- Be aware that their ability to get credit will likely be affected by this type of arrangement and that their name and other details will appear permanently on the NPII, which is a public record
On the upside, if creditors accept the debt agreement proposal, the debtor isn’t declared bankrupt and all unsecured creditors are bound by the agreement, paid in proportion to their debts. Secured creditors still have the ability to seize and sell assets in the event of debtor default and the debtor is protected from any action from unsecured creditors.
Personal insolvency agreement
A personal insolvency agreement (PIA) is a legally binding agreement between a debtor and creditors for the debtor to pay the debt in full, by instalments or an agreed lump sum. Unlike debt agreements, no asset, income or debt limits apply to be eligible for this type of arrangement.
A PIA is a flexible type of agreement which allows a debtor to avoid bankruptcy and can involve a sale or transfer of assets to pay creditors, lump-sum payments or repayment arrangements. A trustee is appointed to investigate the debtor’s financial affairs and administer the arrangement.
Declared bankrupt: what next?
When you’re declared bankrupt, your trustee will sell assets you’re not allowed to keep to repay your creditors to the extent possible with the proceeds. The trustee has access to your net income if it’s above a certain threshold for payment to creditors. There will be a permanent record of your bankruptcy on the NPII.
How long does bankruptcy last?
The normal period of bankruptcy is 3 years from when the ‘statement of affairs’ is lodged. However, this can be extended to 5 or 8 years if the trustee lodges an objection to discharge for failure to comply with the conditions of your bankruptcy.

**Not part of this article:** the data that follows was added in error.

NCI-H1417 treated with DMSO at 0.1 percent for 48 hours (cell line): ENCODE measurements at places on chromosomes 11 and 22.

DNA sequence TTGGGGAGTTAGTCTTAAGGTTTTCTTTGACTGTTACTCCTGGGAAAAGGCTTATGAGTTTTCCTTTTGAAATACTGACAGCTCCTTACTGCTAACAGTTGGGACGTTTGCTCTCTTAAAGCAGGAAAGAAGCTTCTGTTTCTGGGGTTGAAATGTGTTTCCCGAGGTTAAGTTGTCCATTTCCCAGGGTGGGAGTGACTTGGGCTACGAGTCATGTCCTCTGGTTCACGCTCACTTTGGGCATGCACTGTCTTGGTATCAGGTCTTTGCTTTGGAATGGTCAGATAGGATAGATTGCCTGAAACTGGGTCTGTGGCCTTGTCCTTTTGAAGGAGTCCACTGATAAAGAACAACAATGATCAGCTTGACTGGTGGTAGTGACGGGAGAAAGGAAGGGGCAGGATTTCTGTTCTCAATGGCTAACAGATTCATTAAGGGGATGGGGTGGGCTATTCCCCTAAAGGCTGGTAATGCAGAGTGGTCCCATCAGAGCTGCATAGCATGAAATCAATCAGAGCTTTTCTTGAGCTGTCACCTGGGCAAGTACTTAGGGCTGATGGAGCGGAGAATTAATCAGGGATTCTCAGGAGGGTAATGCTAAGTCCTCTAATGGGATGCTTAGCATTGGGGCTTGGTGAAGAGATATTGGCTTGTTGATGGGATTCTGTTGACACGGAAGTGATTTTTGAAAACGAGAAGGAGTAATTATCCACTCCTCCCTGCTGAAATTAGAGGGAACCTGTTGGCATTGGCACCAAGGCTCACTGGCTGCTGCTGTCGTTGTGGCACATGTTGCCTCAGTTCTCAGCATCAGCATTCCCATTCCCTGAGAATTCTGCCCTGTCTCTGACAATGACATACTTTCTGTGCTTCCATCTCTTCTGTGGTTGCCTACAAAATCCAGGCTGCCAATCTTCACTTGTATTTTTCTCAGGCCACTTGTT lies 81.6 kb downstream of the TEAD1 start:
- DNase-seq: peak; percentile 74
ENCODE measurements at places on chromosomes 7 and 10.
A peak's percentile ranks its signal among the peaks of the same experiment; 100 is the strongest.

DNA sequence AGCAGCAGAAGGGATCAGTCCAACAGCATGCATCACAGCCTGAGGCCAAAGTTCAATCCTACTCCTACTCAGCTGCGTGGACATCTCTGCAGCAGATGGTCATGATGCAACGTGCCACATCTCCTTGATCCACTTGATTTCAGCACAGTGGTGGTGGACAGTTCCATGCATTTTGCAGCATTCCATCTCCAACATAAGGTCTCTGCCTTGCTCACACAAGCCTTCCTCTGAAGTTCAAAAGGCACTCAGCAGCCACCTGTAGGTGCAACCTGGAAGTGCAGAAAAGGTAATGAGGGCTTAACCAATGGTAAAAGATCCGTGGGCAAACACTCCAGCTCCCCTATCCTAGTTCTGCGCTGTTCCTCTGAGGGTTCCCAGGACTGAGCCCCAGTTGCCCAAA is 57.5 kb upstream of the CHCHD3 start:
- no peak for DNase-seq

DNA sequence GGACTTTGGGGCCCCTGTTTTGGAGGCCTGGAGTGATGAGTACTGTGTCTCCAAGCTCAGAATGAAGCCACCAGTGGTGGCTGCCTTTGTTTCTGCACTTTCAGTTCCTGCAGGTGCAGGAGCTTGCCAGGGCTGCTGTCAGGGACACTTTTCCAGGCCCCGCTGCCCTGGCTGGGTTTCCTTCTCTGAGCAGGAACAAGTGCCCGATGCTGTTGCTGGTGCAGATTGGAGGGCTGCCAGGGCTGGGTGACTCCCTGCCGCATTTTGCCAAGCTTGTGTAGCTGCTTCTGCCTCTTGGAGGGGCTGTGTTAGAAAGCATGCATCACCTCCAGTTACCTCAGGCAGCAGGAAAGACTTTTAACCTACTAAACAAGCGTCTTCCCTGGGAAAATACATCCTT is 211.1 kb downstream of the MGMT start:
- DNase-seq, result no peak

The bankruptcy can be annulled if the debts are paid in full (including interest, and the trustee’s expenses and fees), the creditors accept a payment proposal under s 73 of the Act or the bankrupt successfully applies to the court for an annulment.
Advantages of bankruptcy
- Unpaid unsecured debts will be written off at the end of the bankruptcy and wage garnishment will cease
- Creditors can no longer pursue the bankrupt for payment and must deal with the trustee
- The bankrupt’s goods are saved from seizure by the Sheriff (however, these may be dealt with by the trustee)
- In certain situations, the bankrupt may be able to keep their home
- The bankrupt can still earn an income (with income contributions payable to the trustee if the bankrupt’s income exceeds the specified limit).
- The bankrupt can keep necessary personal effects such as clothing, furniture and certain assets
- Superannuation is protected (with some exceptions)
Disadvantages of bankruptcy
- The bankrupt must make divisible assets available for the trustee to sell
- The bankrupt cannot act as a company director or officer or trade under an assumed name or registered business name without disclosure of bankruptcy
- The bankrupt must surrender their passport to the trustee and can only travel overseas with the trustee’s permission.
- The bankrupt can only apply for credit up to the sum of $5,387 (indexed amount) after which disclosure of the bankruptcy to creditors must be made
- The bankrupt’s credit rating may be affected
- The bankrupt must surrender all books and records to the trustee